I don’t feel there are enough hours in the day right now.
Date: February 21, 2014
Days Spent on Project: 370
Location: Apartment, Washington Heights, NYC
Person I would have sent it to: Robin H.
Robin was one of the drapers- and the assistant shop manager- in the Yale Rep’s costume shop when I went to the Yale School of Drama; she still is, too.
The second semester of the first year, the costume designers (and any other student of the school so interested) would take a draping class with her. Every Friday morning, we’d be asked to bring in a piece of research showing a garment from a specific historical period and then, over the next few hours, we’d have to drape the garment using cotton muslin on a dress form. It was my first time taking any kind of draping/patterning class; I can’t believe I was naive enough to walk into the first class that year and wonder if I’d ever learn the “right” way to set in a zipper.
I learned a lot more than that.
Even though it was only a one semester requirement, I ended up signing up for the class every year I was there. Practice makes perfect, right? For three years, I would play around with draping in three dimensions, trying to understand how to sculpt fabric from a sketch, painting, or photograph. I wanted to learn the difference between periods, how seams shifted and our silhouettes changed. I’m still not great at it, but I can do it now well enough to get me out of some design situations I place myself in.
Robin was always incredibly supportive of me. I’m not sure she ever thought I was good at what I was doing, but she would always work with me on the designs that I would bring to the table. She, she alone (!), didn’t roll her eyes at me (in front of me) when I brought in sketches of a 19th Century play that had all the characters (men included) corseted and bound and buckled into their clothes; she went with it, and asked me to go farther, especially if I was going to make that choice. She would drape several 1950s outfits for me the next year, when I did a Douglas Sirk-inspired Shakespeare. She and I went to town trying to recreate some Jacques Fath gowns.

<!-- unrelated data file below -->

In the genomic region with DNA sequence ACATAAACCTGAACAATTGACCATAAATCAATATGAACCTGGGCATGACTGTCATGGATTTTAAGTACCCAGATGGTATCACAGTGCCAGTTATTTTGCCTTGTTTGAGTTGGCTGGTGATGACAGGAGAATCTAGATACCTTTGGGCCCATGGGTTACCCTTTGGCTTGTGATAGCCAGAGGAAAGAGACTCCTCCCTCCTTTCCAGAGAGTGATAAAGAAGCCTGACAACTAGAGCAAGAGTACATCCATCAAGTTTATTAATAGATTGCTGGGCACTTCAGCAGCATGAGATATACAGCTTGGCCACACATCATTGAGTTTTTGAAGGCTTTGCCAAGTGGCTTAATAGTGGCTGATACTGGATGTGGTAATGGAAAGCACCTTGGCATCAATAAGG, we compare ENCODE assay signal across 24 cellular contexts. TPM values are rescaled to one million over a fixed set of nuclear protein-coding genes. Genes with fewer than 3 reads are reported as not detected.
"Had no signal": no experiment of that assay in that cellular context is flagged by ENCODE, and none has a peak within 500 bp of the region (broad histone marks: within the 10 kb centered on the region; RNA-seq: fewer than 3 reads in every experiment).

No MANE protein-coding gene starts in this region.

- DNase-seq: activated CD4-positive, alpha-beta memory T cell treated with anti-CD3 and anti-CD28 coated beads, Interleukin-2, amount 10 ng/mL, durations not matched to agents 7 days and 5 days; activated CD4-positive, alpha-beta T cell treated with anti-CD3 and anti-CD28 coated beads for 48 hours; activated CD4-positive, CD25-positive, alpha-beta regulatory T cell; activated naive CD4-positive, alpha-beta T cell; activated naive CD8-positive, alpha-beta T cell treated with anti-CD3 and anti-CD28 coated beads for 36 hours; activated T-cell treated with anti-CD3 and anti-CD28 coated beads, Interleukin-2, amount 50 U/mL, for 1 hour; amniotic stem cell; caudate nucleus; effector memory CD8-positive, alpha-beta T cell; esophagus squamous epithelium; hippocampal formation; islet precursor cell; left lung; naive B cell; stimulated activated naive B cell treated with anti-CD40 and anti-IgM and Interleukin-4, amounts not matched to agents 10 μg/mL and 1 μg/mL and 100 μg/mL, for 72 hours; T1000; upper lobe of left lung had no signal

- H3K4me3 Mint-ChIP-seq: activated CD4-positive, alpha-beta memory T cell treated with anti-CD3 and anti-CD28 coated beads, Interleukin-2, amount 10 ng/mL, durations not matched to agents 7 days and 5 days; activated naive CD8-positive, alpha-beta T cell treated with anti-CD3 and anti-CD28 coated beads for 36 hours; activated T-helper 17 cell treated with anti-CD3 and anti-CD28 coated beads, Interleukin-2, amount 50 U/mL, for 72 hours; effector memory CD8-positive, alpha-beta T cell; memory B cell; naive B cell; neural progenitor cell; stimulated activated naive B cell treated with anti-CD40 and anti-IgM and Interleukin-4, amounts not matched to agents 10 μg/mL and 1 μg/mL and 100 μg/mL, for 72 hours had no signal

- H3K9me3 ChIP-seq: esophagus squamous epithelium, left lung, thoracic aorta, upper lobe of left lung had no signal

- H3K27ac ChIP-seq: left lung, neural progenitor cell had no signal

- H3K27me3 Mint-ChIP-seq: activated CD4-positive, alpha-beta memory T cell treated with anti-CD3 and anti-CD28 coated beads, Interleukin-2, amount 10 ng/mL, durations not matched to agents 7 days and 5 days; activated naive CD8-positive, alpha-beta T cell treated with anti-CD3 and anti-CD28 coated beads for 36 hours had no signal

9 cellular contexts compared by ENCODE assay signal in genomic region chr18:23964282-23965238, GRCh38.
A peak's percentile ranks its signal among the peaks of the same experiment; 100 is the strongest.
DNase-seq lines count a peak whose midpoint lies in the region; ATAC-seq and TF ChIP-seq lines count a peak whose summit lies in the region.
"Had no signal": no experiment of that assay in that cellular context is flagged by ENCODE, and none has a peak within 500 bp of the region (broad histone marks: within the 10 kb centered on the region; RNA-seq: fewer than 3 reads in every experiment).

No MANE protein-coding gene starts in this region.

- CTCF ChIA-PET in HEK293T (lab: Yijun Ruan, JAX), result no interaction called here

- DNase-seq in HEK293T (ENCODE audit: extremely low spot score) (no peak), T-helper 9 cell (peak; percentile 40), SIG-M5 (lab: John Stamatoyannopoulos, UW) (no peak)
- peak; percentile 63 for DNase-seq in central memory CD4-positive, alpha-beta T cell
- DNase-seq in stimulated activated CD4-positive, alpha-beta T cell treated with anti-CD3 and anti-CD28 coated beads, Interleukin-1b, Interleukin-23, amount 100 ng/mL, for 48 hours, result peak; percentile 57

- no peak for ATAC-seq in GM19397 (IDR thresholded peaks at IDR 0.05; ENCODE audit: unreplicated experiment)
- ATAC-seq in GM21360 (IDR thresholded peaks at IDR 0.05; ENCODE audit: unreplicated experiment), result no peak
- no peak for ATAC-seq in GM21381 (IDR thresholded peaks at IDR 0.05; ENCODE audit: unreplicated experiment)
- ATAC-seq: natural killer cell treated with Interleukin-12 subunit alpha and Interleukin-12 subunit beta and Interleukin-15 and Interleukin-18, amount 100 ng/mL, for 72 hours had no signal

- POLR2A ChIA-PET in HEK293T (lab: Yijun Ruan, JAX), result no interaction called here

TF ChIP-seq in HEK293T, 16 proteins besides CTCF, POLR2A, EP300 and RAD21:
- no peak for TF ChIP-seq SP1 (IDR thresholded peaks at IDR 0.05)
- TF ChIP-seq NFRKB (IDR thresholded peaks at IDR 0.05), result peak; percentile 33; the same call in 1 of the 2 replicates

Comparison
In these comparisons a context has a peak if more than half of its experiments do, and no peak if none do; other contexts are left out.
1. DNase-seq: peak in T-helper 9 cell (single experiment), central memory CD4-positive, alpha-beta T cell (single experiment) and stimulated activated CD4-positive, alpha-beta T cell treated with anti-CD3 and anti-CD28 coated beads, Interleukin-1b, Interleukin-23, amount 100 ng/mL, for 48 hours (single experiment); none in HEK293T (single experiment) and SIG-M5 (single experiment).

I’ll always be incredibly thankful that she went along with what I designed, and tried to support my choices with her skill.
Music I listened to while sewing: I’ve got Florence + the Machine on this morning. I thought it wasn’t going to be the best choice, but it’s been a good listen.
Thoughts/Feelings behind the block: I think the crux of the matter, and this project strangely, is that I just need to relearn that I have worth. I need a better sense of self-esteem.
I’m been thinking a lot lately about how to maintain having a positive self-esteem and not seeming like an egotistical bastard.
There’s a part of me that understands that I’ve had a great education, that I’ve worked on some really great projects, that I know some cool people, that I CAN draw well and that the grad school criticism of my drawing skill was just an attempt to be better, that this project is pretty cool and that it’s kinda awesome that I’ve been doing this for over a year, that I am somewhat attractive, that I should hold my head high in my daily life, and that I can and should hold my own in this city…
… But then there’s a part of me that feels ashamed of thinking those thoughts; somehow, does thinking those thoughts mean I’m actually the opposite?
If those thoughts were actually true, wouldn’t I be in a better place with my career? Love life? Bank accounts? Friends?
How does one maintain a balance? How does one truly believe that you are a gift without seeming like arrogant or aloof?
If I believe I have a lot to offer– a lot of potential, in fact– but no one outside of me is taking me up on it, do I have anything to offer?